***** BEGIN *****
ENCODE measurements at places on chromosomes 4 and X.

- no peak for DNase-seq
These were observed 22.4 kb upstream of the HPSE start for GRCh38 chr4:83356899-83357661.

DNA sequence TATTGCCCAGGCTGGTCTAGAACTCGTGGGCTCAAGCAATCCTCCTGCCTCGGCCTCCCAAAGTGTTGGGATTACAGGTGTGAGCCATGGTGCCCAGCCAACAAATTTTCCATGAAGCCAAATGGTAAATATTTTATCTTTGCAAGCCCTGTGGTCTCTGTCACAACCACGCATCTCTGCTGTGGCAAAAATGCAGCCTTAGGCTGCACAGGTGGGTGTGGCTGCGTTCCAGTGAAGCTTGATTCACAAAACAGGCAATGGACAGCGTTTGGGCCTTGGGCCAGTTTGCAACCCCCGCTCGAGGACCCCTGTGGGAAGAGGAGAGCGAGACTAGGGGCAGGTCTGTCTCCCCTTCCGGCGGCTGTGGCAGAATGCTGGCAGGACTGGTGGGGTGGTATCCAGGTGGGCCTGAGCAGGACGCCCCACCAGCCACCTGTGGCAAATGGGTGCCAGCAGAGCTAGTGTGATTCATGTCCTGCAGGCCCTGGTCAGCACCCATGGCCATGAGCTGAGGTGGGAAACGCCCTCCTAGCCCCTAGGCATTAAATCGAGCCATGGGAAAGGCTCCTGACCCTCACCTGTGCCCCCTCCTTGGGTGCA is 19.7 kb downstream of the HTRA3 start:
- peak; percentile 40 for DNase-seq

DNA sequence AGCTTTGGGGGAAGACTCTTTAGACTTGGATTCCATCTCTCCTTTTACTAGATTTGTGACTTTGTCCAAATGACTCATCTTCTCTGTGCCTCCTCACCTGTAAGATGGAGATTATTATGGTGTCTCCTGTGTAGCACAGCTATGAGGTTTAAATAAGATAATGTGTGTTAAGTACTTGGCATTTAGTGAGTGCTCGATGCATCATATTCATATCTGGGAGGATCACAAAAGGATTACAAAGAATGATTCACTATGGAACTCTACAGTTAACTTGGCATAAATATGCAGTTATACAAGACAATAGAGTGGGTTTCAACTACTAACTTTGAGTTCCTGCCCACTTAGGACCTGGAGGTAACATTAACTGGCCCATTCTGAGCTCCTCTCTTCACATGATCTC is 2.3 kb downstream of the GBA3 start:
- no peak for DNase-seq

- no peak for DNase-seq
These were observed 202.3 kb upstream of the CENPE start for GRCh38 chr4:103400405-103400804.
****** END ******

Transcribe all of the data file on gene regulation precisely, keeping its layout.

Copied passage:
ENCODE measurements at places on chromosomes 4 and X.

- no peak for DNase-seq
These were observed 22.4 kb upstream of the HPSE start for GRCh38 chr4:83356899-83357661.

DNA sequence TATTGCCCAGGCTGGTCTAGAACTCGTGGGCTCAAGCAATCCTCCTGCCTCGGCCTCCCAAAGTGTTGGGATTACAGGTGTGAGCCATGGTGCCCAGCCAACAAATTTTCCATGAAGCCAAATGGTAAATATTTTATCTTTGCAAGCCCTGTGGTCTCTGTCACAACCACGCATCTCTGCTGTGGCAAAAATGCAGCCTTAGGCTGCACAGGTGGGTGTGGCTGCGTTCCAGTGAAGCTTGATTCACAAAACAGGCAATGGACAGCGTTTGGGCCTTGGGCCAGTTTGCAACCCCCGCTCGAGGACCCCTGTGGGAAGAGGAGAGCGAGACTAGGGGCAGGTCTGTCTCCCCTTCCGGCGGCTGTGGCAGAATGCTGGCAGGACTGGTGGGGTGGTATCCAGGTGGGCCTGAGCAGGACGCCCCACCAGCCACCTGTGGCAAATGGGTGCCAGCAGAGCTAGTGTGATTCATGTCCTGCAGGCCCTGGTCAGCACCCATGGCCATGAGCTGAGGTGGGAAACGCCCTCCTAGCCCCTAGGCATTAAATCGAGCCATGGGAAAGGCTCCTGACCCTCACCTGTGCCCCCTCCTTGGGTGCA is 19.7 kb downstream of the HTRA3 start:
- peak; percentile 40 for DNase-seq

DNA sequence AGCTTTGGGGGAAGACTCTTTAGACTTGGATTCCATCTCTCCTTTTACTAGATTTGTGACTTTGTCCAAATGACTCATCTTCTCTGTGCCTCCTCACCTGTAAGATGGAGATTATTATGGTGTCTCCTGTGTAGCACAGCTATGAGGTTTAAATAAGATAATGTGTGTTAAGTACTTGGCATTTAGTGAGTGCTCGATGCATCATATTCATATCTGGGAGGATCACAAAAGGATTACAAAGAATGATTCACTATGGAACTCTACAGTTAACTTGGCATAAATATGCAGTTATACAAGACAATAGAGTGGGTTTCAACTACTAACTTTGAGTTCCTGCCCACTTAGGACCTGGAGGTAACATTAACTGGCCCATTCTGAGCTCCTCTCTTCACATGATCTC is 2.3 kb downstream of the GBA3 start:
- no peak for DNase-seq

- no peak for DNase-seq
These were observed 202.3 kb upstream of the CENPE start for GRCh38 chr4:103400405-103400804.